It was a sad, but sadly not isolated, moment of U.S. hostility toward France. Yesterday, when Mitt Romney dared to reference his family’s vacations to France — “I have a lot of memories of France,” he said, “and I look forward to occasional vacations again in such a beautiful place” — political reporters immediately declared it a terrible misstep. “Note to politicians: Don’t talk about France. Ever. Unless you are condemning it somehow,” tweeted the Washington Post’s Chris Cillizza. The “entire” Politico newsroom apparently “erupted” with cries of “oh no” at his comments.
Sadly, they are probably right. In 2003, Americans’ popular attitudes toward France were worse than toward any other European country, including Russia: 60 percent unfavorable and 29 percent favorable. Those numbers were about on par with U.S. attitudes toward Saudi Arabia, which many Americans still believe was responsible for September 11 (there is little to no evidence for this). France’s numbers have improved since then — 63 percent favorable and 31 percent unfavorable as of 2010 — but American unfavorability toward France still scored higher than toward, for example, Egypt. This is remarkable for a country that shares our revolutionary democratic history and has fought alongside the U.S. in nearly every American war since independence.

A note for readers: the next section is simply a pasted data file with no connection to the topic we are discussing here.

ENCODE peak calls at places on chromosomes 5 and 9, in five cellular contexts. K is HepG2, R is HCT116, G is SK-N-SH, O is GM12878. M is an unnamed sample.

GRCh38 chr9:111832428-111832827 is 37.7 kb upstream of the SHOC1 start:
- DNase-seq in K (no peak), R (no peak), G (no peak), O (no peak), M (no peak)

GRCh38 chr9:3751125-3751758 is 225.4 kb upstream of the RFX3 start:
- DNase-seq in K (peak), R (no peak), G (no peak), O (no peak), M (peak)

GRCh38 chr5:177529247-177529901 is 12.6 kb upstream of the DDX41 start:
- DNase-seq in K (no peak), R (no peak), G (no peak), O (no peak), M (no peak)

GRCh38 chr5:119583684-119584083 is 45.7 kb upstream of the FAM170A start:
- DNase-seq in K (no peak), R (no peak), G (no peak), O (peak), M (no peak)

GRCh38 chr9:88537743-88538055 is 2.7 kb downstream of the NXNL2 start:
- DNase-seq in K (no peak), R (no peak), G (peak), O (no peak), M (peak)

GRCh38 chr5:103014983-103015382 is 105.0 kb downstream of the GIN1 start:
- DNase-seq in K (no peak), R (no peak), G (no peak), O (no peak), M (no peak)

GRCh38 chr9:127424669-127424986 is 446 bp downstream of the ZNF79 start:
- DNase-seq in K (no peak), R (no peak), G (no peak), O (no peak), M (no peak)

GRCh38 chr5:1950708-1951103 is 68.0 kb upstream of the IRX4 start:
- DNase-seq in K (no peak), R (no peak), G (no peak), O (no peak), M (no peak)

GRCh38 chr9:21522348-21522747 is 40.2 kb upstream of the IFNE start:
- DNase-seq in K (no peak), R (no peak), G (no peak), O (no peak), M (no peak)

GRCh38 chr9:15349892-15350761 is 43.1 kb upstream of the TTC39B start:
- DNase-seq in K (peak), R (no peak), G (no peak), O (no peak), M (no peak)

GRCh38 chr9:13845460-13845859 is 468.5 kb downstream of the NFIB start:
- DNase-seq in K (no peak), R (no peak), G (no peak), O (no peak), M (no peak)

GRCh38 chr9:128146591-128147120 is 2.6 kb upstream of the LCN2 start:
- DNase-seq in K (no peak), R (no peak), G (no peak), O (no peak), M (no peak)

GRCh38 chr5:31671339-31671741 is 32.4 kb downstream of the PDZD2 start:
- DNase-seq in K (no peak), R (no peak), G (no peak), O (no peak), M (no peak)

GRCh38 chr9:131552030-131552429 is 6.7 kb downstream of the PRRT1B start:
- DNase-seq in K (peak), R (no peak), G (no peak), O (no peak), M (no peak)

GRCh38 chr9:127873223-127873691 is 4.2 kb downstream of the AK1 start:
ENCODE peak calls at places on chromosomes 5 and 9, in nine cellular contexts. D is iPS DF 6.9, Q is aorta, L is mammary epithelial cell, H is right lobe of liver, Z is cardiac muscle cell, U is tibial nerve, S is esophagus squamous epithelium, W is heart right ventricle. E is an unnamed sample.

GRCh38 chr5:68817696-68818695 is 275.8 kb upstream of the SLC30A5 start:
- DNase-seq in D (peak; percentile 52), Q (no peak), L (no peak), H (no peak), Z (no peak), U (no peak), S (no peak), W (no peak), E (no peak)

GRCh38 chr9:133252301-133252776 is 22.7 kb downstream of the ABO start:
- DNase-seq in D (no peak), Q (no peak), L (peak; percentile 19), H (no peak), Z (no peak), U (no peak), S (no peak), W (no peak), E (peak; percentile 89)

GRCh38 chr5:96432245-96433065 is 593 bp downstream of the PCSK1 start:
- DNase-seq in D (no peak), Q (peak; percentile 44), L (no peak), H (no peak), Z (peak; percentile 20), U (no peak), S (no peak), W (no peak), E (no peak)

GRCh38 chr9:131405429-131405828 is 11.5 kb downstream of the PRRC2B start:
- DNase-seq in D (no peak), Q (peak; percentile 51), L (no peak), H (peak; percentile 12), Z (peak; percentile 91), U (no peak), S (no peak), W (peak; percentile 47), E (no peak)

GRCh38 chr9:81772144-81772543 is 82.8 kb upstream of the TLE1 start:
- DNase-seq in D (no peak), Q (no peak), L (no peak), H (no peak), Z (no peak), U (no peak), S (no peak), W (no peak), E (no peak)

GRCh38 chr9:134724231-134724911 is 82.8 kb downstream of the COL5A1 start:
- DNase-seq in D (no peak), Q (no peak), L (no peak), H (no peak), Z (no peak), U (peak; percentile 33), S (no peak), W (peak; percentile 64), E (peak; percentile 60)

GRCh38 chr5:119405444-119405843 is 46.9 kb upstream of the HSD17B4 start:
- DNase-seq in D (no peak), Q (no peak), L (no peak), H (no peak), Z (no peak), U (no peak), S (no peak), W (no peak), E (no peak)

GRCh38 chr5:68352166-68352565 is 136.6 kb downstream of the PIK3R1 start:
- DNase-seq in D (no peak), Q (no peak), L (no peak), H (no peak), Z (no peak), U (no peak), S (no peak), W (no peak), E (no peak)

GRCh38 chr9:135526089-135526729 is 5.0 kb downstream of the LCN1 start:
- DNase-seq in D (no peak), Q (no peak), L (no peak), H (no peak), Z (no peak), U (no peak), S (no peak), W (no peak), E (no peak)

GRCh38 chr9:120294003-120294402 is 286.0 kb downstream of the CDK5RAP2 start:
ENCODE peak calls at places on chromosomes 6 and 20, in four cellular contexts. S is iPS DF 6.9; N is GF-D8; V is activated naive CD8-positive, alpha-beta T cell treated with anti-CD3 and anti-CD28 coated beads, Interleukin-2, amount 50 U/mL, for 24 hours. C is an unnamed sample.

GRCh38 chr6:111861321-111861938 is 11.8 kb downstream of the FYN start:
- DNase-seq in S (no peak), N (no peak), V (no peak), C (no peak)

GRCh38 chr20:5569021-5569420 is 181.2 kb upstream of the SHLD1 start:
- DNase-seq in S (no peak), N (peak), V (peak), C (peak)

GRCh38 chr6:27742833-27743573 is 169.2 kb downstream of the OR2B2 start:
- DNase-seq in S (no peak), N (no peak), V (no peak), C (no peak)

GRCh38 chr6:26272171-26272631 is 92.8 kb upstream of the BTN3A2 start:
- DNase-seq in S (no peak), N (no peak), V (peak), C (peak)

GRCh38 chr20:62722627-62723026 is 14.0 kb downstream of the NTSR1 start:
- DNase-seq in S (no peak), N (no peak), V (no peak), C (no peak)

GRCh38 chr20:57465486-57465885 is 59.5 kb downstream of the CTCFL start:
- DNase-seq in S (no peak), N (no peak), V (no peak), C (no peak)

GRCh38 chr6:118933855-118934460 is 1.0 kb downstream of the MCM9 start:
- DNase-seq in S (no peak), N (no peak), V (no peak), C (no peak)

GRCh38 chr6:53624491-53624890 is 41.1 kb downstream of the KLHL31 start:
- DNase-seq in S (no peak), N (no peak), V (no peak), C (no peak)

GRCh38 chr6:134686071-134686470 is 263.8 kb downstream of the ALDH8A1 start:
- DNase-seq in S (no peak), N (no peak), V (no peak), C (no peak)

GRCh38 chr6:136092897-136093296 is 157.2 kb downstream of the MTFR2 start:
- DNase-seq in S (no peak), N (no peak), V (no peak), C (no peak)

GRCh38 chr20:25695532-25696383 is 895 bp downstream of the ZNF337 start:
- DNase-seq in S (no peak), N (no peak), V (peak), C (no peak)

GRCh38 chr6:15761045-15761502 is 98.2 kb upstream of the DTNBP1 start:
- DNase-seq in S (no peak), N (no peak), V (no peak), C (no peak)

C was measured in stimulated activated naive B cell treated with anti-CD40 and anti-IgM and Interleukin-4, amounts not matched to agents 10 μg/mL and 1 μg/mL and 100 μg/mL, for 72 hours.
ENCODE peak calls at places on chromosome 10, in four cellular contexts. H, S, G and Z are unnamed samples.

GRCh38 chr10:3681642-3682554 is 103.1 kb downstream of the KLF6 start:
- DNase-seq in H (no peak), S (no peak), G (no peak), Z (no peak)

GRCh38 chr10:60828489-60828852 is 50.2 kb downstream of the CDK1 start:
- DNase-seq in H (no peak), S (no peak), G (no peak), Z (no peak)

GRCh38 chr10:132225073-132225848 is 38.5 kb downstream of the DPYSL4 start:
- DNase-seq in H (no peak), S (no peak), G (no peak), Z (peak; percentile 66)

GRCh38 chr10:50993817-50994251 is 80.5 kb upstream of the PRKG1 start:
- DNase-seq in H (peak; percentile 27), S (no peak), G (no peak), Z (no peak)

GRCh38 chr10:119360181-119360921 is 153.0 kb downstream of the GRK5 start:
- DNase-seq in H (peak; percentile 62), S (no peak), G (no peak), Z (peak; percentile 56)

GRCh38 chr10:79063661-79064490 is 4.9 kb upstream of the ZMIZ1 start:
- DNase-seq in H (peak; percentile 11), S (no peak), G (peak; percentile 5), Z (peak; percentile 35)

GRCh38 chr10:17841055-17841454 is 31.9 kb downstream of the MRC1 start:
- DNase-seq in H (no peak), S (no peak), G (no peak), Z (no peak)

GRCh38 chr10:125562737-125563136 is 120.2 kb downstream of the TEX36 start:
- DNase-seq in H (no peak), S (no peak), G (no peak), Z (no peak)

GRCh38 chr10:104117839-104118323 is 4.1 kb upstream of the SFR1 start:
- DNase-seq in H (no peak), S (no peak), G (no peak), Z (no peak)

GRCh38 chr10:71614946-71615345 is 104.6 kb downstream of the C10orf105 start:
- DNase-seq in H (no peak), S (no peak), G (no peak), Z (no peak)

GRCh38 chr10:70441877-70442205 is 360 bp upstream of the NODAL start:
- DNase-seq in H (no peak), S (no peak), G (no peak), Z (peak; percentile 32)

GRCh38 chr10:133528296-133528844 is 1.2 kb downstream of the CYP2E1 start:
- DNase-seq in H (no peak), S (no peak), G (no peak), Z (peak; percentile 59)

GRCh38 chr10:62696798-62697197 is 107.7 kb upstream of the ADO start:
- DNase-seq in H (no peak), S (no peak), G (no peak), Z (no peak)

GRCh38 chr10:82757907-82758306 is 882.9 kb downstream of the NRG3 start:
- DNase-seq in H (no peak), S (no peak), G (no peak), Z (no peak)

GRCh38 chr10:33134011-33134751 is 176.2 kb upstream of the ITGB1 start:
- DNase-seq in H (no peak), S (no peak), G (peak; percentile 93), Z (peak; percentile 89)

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An explosion has occurred at a nuclear site in southern France, according to the country’s nuclear safety watchdog.
The facility at Marcoule is a nuclear waste management site that does not include any reactors. The explosion took place near a furnace, an spokesperson for ASN, the watchdog, told Reuters.
Officials in the Gard region confirmed Monday’s explosion but also said they could not give any more information.
The Marcoule site is located in Langedoc Roussillon, in southern France, near the Mediterranean coast.
AP is reporting one dead, but no leaks. Apparently, it was an oven that exploded, not a reactor or anything crazy like that.